3. Lori Bondura on said:

    I have a home built on 1910. Heart pine floors are reclaimed from barges or ships in the early 1900’s. The bottom stair tread and some other boards on the landing have teredo worm damage. according to the realtor Victorian homes here in Richmond Va, often have this and it was considered expensive and coveted. The 89 year old grandson of the original owner, says the ” ship worm” became apparent in the 1940’s. Leading me to believe it was puttied and painted. I can’t find anyone willing to replace the double quarter round stair tread. Is there any information about the best way to cover the damage. Should I use a putty and faux paint it?

  4. Johna Wiegand on said:

    We have historic home completed in 1880. It has intricate hard wood floors with a unique design. I hesitate to call it parquet. It uses two to three different color wood. Would they have used stain or would it just be three different woods? I’d love to send you a picture. If you email me I will. I’d love to see what you make of it. We’d like to refinish, but we can’t stain it unless we pull the boards up and I’m too scared to do that to it. Thanks.

  5. Vicki Ferguson on said:

    we are restoring a 1928 home with hardwood floors. Can’t sand and refinish at this time. What is the best way to thoroughly clean and rejuvenate them?

  6. David on said:

    I had 8″ wide red oak installed when renovating my house. I thought it was acclimated; but the boards have cupped noticeably, particularly on the first floor (above the crawl space). I have closed cell foam sprayed between the joists in the crawl space, so I don’t know how the boards could’ve swelled. Is there any hope for these floors?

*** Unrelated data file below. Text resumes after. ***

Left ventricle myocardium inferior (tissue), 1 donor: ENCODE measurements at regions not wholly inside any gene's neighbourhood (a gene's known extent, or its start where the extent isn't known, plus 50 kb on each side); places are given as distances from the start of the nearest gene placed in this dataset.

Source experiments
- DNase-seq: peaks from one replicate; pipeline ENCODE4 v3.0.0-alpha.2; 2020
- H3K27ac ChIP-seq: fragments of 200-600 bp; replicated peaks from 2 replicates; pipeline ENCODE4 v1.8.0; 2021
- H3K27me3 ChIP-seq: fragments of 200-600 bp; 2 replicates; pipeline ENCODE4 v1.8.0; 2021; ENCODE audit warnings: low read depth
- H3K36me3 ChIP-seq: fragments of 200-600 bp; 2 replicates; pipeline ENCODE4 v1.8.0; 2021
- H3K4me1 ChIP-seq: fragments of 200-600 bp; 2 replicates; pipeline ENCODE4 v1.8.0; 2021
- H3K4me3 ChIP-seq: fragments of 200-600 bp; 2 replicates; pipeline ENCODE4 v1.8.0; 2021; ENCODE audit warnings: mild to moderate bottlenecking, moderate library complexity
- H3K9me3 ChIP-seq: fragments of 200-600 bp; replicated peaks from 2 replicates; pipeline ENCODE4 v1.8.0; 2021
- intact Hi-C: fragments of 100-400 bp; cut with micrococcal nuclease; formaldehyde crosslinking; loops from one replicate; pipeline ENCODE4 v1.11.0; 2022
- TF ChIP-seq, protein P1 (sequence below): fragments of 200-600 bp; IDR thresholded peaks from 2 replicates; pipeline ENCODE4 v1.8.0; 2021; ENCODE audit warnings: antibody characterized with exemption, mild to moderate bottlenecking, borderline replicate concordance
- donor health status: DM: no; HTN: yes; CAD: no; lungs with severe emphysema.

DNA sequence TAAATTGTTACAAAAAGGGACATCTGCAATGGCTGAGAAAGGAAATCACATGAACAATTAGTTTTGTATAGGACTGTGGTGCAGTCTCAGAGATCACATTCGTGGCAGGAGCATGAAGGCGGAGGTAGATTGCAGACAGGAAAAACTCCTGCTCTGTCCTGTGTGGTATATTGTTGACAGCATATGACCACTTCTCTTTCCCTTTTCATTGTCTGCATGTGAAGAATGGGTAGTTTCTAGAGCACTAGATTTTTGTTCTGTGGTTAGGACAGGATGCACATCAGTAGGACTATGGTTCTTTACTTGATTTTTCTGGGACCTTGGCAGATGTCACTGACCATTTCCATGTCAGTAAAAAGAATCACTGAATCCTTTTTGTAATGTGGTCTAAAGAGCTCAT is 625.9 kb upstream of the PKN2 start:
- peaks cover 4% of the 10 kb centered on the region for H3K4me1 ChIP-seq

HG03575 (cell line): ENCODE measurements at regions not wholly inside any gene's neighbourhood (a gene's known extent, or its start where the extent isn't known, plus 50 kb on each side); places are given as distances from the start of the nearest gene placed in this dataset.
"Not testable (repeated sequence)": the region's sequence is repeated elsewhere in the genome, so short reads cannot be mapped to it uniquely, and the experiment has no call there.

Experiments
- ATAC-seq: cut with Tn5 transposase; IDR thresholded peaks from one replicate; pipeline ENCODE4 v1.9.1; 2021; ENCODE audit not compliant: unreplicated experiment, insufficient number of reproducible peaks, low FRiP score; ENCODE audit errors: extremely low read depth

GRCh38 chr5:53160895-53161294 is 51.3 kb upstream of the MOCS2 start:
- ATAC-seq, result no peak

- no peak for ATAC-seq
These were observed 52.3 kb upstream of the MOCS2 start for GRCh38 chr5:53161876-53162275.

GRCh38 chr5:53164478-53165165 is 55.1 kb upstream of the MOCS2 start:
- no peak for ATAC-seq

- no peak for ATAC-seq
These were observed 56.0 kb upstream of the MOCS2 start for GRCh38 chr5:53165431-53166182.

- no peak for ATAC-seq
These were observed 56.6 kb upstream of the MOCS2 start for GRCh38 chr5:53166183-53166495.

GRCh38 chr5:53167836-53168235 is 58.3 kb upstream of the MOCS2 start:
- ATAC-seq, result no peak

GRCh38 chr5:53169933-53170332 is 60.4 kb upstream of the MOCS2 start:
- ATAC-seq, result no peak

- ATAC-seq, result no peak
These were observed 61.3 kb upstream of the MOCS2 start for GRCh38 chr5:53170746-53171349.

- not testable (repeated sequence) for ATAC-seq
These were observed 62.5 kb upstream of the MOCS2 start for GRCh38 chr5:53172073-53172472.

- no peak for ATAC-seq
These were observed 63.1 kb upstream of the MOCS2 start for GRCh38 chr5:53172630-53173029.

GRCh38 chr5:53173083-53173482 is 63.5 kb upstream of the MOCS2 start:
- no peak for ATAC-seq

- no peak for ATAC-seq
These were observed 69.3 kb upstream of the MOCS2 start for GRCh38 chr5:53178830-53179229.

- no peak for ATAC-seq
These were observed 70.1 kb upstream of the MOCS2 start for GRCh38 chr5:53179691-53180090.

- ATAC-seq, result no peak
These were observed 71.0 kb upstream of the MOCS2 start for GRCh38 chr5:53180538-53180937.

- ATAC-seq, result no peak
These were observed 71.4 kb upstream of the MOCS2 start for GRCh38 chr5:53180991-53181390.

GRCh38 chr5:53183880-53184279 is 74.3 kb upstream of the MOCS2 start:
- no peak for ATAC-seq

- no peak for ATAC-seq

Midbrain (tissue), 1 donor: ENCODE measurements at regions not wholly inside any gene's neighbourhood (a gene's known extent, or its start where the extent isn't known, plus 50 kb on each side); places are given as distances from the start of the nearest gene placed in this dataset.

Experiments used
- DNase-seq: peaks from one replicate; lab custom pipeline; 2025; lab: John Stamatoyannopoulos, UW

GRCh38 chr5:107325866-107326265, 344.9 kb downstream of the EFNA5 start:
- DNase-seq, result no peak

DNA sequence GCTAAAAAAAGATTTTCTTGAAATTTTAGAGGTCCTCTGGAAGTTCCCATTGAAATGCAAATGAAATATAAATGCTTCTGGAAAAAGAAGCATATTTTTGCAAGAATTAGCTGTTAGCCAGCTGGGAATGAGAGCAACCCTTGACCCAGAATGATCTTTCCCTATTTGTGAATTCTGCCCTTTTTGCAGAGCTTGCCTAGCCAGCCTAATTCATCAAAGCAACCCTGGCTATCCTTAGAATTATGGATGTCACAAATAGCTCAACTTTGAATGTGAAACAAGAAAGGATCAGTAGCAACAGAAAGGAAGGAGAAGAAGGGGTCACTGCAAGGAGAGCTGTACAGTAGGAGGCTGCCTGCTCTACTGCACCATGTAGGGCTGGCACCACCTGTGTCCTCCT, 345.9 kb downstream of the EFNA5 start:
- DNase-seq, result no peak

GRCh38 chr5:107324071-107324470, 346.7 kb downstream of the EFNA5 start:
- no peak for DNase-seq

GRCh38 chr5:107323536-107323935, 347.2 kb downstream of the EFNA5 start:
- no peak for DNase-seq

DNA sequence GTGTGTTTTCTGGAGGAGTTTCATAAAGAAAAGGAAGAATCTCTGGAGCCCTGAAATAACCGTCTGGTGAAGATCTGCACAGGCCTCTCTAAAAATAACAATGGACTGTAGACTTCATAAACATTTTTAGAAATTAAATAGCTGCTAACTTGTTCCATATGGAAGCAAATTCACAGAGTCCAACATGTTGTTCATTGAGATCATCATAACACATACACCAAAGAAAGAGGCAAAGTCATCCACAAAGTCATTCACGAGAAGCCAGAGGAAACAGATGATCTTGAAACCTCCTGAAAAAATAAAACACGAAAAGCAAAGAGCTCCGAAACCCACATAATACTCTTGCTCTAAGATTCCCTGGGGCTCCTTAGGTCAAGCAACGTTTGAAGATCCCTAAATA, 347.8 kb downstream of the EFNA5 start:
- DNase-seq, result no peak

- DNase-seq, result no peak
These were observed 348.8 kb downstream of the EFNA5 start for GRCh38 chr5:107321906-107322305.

• Newer wood floors are not quite as stable as the old growth wood so wide boards have a tendency to cup. Keep watch of the humidity levels in the house to help prevent it and also nail and glue wide boards during install to help prevent cupping. At this point it depends how bad the cupping is whether it will be able to sand out in a refinishing.

  7. Pat on said:

    Our home was built in 1964’wonderful home, but the hardwood floors upstairs squeak only in some places not all.
    Any help in solving this problem would be wonderful

  8. Mark on said:

    Hi Jeremy, as part of a closet redo project I had to move the existing door opening to one side which left a 13 and 5/8″ wide gap in the oak floor ( comparable to 6- 2 and 1/4″ wide floorboards. The length of the boards if they were all even would be about 5 1/2″ long. To just put in 6 short boards would look bad of course without staggering the lengths as you recommend. My question is, have you ever just cut the remaining boards out and installed a one piece threshold perpendicular to the existing floor boards instead using in this case 1×6 red oak? Thanks for your feedback. Mark

  9. Adam Marchand on said:

    Scott thanks for the article. I’d love any tips you would have for my predicament. We own a 50’s home in Louisiana. My wife and I have removed a partition wall. We have red oak hardwood flooring in both rooms and both room’s floors appear to be laid from the same starting point (our threshold allows our wood to extend into each room). After we removed all the flooring that will be replaced we noticed the joints do not exactly line up between the two rooms. Any ideas on how to lace the flooring together easiest? My first thought would be to do every other strip and line them up. Then work on the pieces between, kinda cut my work in half.

    • Adam, that’s probably what I would do too. Split the difference and try to make it work otherwise you’ll have to pull it all up and start again.

  10. Hoyt on said:

    Good info have you used epoxy to fix termite damaged heart pine flooring

  11. Russ on said:

    Wow am I ever glad I found your site. Our home was built in 1958. We just found hardwoods under the carpet in the living room. It is gorgeous. What we found under the carpet is 2 area where there we floor registers. We have two bedroom where we can get wood to fix it. How do I get the boards out with out damaging them.
    Thanks for your wisdom.

    • Russ, it’s not easy to remove floor boards without damaging them but it can be done. You’ll have to sacrifice a couple boards to get it started though. If you can get access to the tongue side of the board you can then gently pry up the nails that were installed through the tongue in order to get the board out.

  12. Alana Bader on said: